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Drug Testing News
New law to require
drug test before cab driver gets license
Article ran : 05/17/2003
By MATT DEES AND ROSELEE PAPANDREA
DAILY NEWS STAFF
Cab drivers in Jacksonville soon could be facing a drug test
before they can get a permit to drive a taxi.
The General Assembly approved a bill Wednesday that gives
municipalities the option of making taxi companies require
applicants to pass a controlled substance examination before
issuing a license. It will be sent to the governor for his
Ken Bumgarner, Jacksonville's police chief, said City Attorney
John Carter is drafting an ordinance amendment for the City
Council to consider.
"It's a safety factor for the city because the city regulates
the cab companies," Bumgarner said. "We have the
responsibility of ensuring that whoever is behind the wheel is
a safe driver and drug free.
"We've been able to do safety inspections and background
checks, but we've never been able to do a drug test. I think
it's another safety factor for the public that says, 'you are
safe if you take a cab.'"
Mayor Pro-Tem Jerry Bittner, for one, was receptive to the
"I think we should look into it," he said, noting that others
who deal with the public, such as police officers and
firefighters, must submit to drug testing.
"Since they're transporting the public, that should be
something we should consider."
Beth Wood, co-owner of Tarheel Taxi in Jacksonville, welcomed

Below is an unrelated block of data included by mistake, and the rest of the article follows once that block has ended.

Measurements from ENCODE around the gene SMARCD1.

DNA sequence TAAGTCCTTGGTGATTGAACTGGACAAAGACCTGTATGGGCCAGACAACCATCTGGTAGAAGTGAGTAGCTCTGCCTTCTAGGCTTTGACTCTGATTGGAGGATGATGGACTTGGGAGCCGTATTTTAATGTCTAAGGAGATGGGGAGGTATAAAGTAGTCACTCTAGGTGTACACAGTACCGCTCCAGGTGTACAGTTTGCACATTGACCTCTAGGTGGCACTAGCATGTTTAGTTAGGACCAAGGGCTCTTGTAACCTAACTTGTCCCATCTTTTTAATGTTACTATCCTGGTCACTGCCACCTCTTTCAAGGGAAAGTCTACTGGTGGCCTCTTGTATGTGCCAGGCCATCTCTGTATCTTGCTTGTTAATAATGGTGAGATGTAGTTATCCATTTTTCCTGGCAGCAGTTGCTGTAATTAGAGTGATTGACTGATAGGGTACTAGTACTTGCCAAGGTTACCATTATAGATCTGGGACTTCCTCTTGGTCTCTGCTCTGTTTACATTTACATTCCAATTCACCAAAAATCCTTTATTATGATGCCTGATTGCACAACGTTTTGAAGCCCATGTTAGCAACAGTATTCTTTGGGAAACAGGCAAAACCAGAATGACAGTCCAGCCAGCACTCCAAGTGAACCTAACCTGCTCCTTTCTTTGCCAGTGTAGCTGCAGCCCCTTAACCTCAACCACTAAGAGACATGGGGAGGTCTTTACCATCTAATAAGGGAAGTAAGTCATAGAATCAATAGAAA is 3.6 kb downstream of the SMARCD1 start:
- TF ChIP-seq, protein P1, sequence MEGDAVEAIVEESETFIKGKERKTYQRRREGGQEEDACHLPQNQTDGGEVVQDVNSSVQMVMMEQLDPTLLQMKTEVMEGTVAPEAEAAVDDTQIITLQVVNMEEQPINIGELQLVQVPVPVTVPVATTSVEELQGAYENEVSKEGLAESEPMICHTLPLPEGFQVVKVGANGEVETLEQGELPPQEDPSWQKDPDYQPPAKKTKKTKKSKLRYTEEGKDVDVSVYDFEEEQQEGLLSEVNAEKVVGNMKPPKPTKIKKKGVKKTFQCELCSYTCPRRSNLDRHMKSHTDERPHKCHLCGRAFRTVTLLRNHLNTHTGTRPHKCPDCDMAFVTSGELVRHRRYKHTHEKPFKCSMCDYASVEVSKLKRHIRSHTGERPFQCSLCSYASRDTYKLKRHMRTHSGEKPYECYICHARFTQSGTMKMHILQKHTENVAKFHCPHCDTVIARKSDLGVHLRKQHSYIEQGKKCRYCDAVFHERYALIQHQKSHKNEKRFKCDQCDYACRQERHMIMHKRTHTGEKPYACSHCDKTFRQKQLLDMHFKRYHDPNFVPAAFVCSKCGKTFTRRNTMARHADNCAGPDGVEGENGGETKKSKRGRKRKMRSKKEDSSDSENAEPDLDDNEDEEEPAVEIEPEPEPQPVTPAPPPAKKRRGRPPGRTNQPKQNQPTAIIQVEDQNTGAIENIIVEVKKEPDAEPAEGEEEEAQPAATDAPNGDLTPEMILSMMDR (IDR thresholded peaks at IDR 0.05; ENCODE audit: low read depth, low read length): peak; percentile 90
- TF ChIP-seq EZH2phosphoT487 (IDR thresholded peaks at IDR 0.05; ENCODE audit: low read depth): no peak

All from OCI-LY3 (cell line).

the new law.
"The problem is that there are so many cab companies around
that if you tell someone who comes in looking for a job that
they'll need to take a drug test, they'll turn around and walk
away," she said. "But if it comes down as a law, then
everybody has to comply.
"That's wonderful. I'm all for it."
But Wood said she was worried about who would pay for any
test. She said drivers now have to pay $80 to $85 to begin
work, which she thinks is too high.
The permit fee is $15, but drivers also must pay for a vehicle
inspection, criminal background check, photos and
"If they're looking at raising the fees even higher, I think
they need to take another look at how they decide how to pay
for this," Wood said. "These people are just trying to make a
living, like everybody else.
She added that many would-be drivers are Marine spouses or
Marines looking for extra work.
A drug test requirement wouldn't just benefit riders or cab
companies looking to keep their professional noses clean.
Carol Long, director of Onslow United Transit Services, said
the bill is a boon for public transportation as well.
She said has tried to get a taxi cab company to agree to serve
as a back-up to public transit services, but they balked when
told of the alcohol and drug-testing requirements they would
"It's been really hard to find a company that would do that
because of the expense and the scrutiny," Long said. "With
this, we could send out a bid to get somebody to help people
who can't get in one of the vans. I think it's a great thing."